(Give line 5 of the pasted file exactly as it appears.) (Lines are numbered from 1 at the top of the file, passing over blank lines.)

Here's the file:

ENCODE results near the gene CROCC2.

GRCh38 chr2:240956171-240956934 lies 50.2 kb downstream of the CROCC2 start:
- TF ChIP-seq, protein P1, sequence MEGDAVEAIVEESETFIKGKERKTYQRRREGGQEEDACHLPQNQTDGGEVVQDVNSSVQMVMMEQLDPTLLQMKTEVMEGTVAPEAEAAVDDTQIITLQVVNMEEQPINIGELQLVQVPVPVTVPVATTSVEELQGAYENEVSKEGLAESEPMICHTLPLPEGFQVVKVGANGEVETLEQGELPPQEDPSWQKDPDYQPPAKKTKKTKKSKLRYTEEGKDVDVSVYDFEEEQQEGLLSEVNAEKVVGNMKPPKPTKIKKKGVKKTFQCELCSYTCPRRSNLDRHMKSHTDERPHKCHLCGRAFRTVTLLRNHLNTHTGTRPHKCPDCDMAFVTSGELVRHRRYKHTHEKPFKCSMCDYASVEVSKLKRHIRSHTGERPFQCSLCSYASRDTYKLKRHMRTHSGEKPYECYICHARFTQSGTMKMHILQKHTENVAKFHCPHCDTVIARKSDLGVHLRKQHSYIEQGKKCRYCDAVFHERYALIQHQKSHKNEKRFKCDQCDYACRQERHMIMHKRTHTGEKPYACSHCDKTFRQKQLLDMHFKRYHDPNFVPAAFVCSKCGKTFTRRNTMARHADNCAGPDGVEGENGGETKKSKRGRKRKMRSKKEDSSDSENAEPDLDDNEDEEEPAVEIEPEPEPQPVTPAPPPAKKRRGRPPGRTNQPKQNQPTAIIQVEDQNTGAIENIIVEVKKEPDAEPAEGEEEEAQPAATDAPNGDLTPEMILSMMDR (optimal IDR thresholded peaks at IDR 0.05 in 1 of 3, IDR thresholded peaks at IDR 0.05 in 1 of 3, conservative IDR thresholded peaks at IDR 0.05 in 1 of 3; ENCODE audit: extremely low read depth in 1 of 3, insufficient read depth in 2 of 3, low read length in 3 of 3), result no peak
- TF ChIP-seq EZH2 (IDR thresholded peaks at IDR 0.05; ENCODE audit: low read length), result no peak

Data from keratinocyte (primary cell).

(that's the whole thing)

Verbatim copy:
Data from keratinocyte (primary cell).